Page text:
Total RNA from the enhanced hiPS‑HEP cells was extracted using the MagMAX-96 Total RNA Isolation Kit (Life Technologies) according to the manufacturer’s instructions. cDNA was synthesized, and qRT‑PCR amplification reactions were performed using the ABI 7500 Real-Time PCR System (Life Technologies). Gene expression was analyzed using TaqMan Gene Expression Assays (Life Technologies) according to the manufacturer’s recommendations. Each sample was analyzed in duplicate.
The following assays were used (Life Technologies): CYP1A2 (Hs01070374_m1), CYP2B6 (Hs04183483_g1), CYP2C9 (Hs004260376_m1), CYP2C19 (Hs00426380_m1), CYP2D6 (Hs00164385_m1), CYP3A4 (Hs00604506_m1), CYP3A5 (Hs00241417_m1), CYP3A7 (Hs00426361_m1), UGT1A1 (Hs02511055_s1), UGT2B7 (Hs00426592_m1), OCT1 (Hs00427552_m1), OATP1B1 (SLCO1B1; Hs00272374_m1), OATP1B3 (SLCO1B3; Hs00251986_m1), NTCP (Hs00161820_m1), BSEP (Hs00184824_m1), MRP2 (Hs00960494_m1), and MDR1 (Hs00184500_m1). Expression levels were calculated using the ΔΔCt method and normalized to a calibrator mix consisting of cDNA from hiPSCs, hiPSC-derived embryoid bodies, hiPSC-derived DE, hiPSC-derived cardiomyocytes, hphep cells, HepG2 cells, and HEK293 cells. Expression was normalized to CEBPα expression as a reference gene and presented as relative quantification. ΔΔCt was transformed into fold change by the formula: fold change = 2–ΔΔCt.
Cells were stained as described previously (Ulvestad et al. 2013). The enhanced hiPS‑HEP cells were fixed on Day 6 post-thawing for 15 min with 4% formaldehyde, and then stained with the following primary and secondary antibodies: rabbit anti-CYP1A2 (1:100), rabbit anti-CYP2C9 (1:3,000), rabbit anti-CYP3A4 (1:200), and donkey anti-rabbit Alexa Fluor 594 IgG (1:1,000).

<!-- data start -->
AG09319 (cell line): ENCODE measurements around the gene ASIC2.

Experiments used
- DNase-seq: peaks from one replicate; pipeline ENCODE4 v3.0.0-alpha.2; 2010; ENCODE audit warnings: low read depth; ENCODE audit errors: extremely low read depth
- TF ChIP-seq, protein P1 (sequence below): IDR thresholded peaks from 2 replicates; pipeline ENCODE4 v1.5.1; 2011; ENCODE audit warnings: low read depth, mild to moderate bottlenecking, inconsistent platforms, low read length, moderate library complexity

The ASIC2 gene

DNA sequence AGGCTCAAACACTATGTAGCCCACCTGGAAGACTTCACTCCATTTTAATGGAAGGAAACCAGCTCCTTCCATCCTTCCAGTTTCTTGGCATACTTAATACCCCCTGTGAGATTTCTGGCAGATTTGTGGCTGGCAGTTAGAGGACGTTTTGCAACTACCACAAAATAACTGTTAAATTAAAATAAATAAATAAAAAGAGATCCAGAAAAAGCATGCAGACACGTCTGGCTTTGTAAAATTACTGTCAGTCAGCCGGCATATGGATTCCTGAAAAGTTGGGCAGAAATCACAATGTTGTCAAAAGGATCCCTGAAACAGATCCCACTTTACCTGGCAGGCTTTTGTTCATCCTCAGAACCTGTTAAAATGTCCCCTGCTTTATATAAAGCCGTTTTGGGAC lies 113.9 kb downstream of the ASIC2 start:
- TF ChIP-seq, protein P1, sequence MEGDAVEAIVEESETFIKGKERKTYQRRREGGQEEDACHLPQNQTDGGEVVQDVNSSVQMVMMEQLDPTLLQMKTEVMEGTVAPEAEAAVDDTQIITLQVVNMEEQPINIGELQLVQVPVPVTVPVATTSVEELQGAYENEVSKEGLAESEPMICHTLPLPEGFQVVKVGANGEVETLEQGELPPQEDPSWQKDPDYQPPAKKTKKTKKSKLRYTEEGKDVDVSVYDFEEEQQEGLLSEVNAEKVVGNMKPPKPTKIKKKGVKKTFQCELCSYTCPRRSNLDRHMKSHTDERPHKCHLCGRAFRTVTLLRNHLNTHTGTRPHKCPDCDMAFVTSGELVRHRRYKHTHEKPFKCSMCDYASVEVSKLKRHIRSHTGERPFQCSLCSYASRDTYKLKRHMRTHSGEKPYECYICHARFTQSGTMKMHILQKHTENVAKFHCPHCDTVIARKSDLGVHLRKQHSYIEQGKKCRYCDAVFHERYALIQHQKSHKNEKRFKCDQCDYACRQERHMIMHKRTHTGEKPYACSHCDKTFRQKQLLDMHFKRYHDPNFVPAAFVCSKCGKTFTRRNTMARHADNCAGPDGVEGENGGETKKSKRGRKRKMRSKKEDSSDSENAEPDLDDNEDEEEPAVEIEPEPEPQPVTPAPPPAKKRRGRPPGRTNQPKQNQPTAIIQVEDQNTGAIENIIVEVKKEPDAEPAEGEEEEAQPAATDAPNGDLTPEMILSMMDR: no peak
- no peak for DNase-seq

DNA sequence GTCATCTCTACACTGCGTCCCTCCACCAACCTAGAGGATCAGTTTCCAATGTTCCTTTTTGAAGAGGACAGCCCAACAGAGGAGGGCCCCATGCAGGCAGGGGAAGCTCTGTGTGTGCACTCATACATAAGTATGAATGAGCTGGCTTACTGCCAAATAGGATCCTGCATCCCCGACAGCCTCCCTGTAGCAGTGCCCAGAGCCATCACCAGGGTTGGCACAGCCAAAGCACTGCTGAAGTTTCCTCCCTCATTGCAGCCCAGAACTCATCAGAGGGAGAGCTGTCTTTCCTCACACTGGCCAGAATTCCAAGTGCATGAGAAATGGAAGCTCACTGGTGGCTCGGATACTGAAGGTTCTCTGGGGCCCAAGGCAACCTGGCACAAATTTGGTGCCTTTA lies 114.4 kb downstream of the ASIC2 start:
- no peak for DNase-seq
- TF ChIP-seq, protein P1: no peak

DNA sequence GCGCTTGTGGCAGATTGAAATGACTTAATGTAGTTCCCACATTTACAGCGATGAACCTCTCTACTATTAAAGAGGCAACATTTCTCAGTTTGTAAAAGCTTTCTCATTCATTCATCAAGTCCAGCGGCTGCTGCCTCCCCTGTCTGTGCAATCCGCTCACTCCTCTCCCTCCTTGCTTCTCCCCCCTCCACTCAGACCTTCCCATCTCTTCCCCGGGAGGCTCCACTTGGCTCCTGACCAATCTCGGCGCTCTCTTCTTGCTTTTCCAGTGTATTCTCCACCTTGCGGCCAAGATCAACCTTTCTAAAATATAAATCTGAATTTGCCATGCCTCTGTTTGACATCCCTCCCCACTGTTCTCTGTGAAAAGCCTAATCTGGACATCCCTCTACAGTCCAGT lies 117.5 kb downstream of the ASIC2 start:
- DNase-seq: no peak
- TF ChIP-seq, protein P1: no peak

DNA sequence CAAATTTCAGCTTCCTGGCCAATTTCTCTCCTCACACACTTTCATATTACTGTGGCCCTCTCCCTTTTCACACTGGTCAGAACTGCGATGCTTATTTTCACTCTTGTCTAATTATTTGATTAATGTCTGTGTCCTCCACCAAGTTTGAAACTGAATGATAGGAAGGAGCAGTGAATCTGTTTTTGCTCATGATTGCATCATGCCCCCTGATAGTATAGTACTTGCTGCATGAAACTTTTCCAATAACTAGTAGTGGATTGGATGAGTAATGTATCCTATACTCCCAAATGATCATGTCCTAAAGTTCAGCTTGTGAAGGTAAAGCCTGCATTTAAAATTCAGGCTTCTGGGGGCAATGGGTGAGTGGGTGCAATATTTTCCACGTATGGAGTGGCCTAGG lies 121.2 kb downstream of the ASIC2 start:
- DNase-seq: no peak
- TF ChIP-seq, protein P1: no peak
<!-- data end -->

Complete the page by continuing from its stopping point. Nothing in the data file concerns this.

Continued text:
Chronic toxicity study
The four compounds selected for the study were aflatoxin B1, amiodarone, chlorpromazine, and troglitazone. Compounds were first dissolved in DMSO and diluted in long-term maintenance medium to a final DMSO concentration of 0.4%. Dosing was started on the enhanced hiPS‑HEP cells on Day 4 post-thawing and continued every 2–3 days thereafter. Viability was determined following a single-dose exposure for 2 days and repeated dose exposures for 7 days (three repeated doses) and 14 days (six repeated doses), using the CellTiter-Glo Luminescent Cell Viability Assay (Promega, Sweden). Luminescence was measured, and the samples were blank-corrected and normalized to the DMSO vehicle control. Dose-response curves were plotted as percentage of the vehicle control using GraphPad Prism 4 (GraphPad Software Inc., La Jolla, CA). Effective concentrations at 50% mortality (EC50) were generated using nonlinear sigmoidal dose-response regression.
The chronic toxicity experiments on the enhanced hiPS‑HEP cells, HepaRG cells, and 3D hphep cell spheroids were performed by Gustav Holmgren (Skövde University, Sweden), Tommy B. Andersson’s group (AstraZeneca Mölndal, Sweden), and Magnus Ingelman-Sundberg’s group (Karolinska Institute, Stockholm, Sweden), respectively. These studies were performed within the ScrTox EU project (FP7 EC funded network; Grant Agreement No. 266753).
- Asplund, A. et al. One standardized differentiation procedure robustly generates homogenous hepatocyte cultures displaying metabolic diversity from a large panel of human pluripotent stem cells. Stem Cell Rev. 12, 90–104 (2016).
- Ghosheh, N. et al. Highly Synchronized Expression of Lineage-Specific Genes during In Vitro Hepatic Differentiation of Human Pluripotent Stem Cell Lines. Stem Cells Int. 2016, 1–22 (2016).
- Hewitt, N. J. et al. Primary Hepatocytes: Current Understanding of the Regulation of Metabolic Enzymes and Transporter Proteins, and Pharmaceutical Practice for the use of Hepatocytes in Metabolism, Enzyme Induction, Transporter, Clearance, and Hepatotoxicity Studies. Drug Metab. Rev. 39, 159–234 (2007).
- Holmgren, G. et al. Long-term chronic toxicity testing using human pluripotent stem cell-derived hepatocytes. Drug. Metab. Dispos. 42, 1401–1406 (2014).
- Jungermann, K. and Kietzmann, T. Oxygen: modulator of metabolic zonation and disease of the liver. Hepatology 31, 255–60 (2000).
- Richert, L. et al. Gene expression in human hepatocytes in suspension after isolation is similar to the liver of origin, is not affected by hepatocyte cold storage and cryopreservation, but is strongly changed after hepatocyte plating. Drug Metabolism and Disposition 34, 870–879 (2006).
- Ulvestad, M. et al. Drug metabolizing enzyme and transporter protein profiles of hepatocytes derived from human embryonic and induced pluripotent stem cells. Biochemical Pharmacology 86, 691–702 (2013).